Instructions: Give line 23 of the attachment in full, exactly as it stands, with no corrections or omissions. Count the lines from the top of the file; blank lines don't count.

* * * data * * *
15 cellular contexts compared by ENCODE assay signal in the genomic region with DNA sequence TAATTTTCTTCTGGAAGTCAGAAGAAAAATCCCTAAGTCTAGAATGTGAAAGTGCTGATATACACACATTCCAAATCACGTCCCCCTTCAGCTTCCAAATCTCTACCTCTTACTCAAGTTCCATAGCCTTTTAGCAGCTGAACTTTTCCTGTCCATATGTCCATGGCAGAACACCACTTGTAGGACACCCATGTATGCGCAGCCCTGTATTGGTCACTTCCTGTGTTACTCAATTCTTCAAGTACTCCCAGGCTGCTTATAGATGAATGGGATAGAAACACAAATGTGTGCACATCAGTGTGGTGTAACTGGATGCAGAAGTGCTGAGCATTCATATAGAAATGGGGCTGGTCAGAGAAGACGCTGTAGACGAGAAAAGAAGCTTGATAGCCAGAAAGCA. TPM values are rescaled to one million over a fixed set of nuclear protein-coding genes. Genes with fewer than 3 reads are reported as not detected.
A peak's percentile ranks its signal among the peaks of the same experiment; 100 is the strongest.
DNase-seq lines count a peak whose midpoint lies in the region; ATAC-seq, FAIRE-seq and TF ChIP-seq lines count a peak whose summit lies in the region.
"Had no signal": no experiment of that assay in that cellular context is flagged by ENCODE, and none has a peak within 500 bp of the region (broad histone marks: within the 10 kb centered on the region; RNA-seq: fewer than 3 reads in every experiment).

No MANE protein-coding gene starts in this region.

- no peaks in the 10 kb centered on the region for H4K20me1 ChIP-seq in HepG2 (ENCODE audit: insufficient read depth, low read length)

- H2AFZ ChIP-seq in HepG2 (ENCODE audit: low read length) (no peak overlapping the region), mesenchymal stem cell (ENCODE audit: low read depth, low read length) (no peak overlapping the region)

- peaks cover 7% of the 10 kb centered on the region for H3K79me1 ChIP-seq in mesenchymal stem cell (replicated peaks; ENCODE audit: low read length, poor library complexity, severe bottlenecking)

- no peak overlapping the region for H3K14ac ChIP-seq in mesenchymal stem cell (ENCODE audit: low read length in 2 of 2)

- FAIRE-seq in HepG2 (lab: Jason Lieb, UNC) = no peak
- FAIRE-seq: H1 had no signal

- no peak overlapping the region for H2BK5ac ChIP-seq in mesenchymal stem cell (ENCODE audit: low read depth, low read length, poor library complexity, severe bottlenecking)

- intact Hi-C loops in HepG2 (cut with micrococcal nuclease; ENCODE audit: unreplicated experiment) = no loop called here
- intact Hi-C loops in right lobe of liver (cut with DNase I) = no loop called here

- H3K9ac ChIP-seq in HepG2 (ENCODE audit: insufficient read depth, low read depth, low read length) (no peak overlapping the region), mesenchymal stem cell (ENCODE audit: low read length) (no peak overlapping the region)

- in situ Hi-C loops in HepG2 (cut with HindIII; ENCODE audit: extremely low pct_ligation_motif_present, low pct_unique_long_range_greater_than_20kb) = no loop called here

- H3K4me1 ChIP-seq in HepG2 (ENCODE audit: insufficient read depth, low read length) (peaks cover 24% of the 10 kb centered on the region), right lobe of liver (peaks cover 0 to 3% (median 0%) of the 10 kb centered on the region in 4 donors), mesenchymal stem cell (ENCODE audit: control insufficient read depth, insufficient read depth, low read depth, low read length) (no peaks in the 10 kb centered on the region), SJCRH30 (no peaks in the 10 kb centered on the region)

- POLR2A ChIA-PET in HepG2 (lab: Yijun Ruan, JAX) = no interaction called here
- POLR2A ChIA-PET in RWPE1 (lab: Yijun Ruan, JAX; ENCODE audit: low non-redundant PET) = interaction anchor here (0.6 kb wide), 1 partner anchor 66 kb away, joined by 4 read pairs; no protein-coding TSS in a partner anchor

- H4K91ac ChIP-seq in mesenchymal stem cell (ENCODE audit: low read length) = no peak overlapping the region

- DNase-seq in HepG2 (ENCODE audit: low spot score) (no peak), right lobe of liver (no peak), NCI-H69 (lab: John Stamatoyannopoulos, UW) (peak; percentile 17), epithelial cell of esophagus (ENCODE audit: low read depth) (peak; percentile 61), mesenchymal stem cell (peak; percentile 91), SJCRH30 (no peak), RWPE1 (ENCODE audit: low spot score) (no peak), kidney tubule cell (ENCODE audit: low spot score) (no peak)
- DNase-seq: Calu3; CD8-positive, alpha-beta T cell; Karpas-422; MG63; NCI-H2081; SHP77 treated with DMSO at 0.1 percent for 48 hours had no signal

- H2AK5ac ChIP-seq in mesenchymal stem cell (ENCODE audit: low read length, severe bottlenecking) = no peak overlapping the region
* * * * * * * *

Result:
- H2AK5ac ChIP-seq in mesenchymal stem cell (ENCODE audit: low read length, severe bottlenecking) = no peak overlapping the region